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Review: Despicable Me

Pixar may be at the top of the animated film business with DreamWorks Animation following right behind, but they better watch their backs because a new company, Illumination Entertainment, is about to get in on the game with its feature debutDespicable Me. The film can’t quite compare to the two seasoned studios most recent hits, Toy Story 3 and How To Train Your Dragon, but Despicable Me still is packed with top-notch animation, amusing characters and even a little heart, making the film and Illumination Entertainment warmly welcomed additions to the industry.

Gru’s (Steve Carell) just your average guy living in a quaint suburban town. Well, except that he walks around with a freeze ray in his pocket, has an army of minions and is determined to be the most notorious super villain the world. After an unknown evildoer manages to snag an Egyptian pyramid, Gru comes up with a plan to one up that feat, stealing the moon. But his evil operation won’t come cheap so Gru’s got to go to the Bank of Evil to apply for a loan. The institution he once viewed as a goldmine turns its back on him in favor of a younger villain, Vector (Jason Segel). The only way the bank will finance his venture is if Gru nabs a shrink ray first. It’s too bad that in the midst of doing so, Vector arrives, foiling Gru’s plan, taking the weapon for himself and storing it in his seemingly impenetrable fortress.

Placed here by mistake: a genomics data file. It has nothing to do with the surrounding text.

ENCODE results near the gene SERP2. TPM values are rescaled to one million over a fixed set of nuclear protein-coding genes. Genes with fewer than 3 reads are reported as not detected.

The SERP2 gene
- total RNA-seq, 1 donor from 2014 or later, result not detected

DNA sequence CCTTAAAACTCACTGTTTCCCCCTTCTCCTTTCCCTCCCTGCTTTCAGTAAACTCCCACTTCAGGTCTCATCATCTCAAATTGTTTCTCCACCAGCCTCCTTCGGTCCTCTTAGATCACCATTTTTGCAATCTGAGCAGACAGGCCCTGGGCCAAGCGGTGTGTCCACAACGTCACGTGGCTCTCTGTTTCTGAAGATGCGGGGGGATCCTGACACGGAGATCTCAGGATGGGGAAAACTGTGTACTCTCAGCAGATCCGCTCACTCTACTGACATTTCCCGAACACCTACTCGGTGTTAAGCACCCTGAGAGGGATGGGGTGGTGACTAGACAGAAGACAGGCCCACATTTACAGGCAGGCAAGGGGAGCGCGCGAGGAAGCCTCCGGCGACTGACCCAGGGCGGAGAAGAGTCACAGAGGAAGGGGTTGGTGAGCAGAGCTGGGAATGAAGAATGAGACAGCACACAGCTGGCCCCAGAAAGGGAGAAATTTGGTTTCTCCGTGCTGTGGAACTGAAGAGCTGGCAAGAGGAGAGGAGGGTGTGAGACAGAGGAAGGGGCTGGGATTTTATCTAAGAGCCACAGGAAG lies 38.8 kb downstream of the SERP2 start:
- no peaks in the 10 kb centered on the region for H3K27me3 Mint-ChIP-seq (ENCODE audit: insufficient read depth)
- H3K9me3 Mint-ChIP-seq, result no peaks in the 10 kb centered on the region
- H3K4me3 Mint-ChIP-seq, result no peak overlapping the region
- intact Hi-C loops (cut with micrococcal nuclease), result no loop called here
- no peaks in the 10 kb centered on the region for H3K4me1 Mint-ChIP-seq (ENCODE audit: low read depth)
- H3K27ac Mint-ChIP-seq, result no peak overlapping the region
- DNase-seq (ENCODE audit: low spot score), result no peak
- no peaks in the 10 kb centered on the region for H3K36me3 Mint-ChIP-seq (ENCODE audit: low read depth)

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Review: Get Him to the Greek

We’re not in Hawaii anymore. Get Him to the Greek may be a Forgetting Sarah Marshall spinoff, but this is a different movie entirely. Whereas the original was the tales of a lovesick man’s effort to shed his sorrows, Get Him to the Greek is one in which the main character opts to embrace his vices, making for a much wilder ride. The film still retains the spirit of the first, but we’re in Aldous Snow’s (Russell Brand) world now and there are no singing vampire puppets here, only an unruly rock star with the uncanny ability to drink and smoke his way into our hearts.

Aldous has no problem in the dating department after breaking up with actress Sarah Marshall (Bell), but sadly his music career is suffering. He and pop star Jackie Q (Rose Byrne) are a music industry power couple until Aldous releases the catastrophic record, “African Child,” landing him at the bottom of every chart, putting his career in the gutter and destroying his relationship leading Aldous to ditch the sobriety effort and bring on the booze full force. Even in the constant haze of drugs and alcohol, Aldous still has the desire to return to his glory days.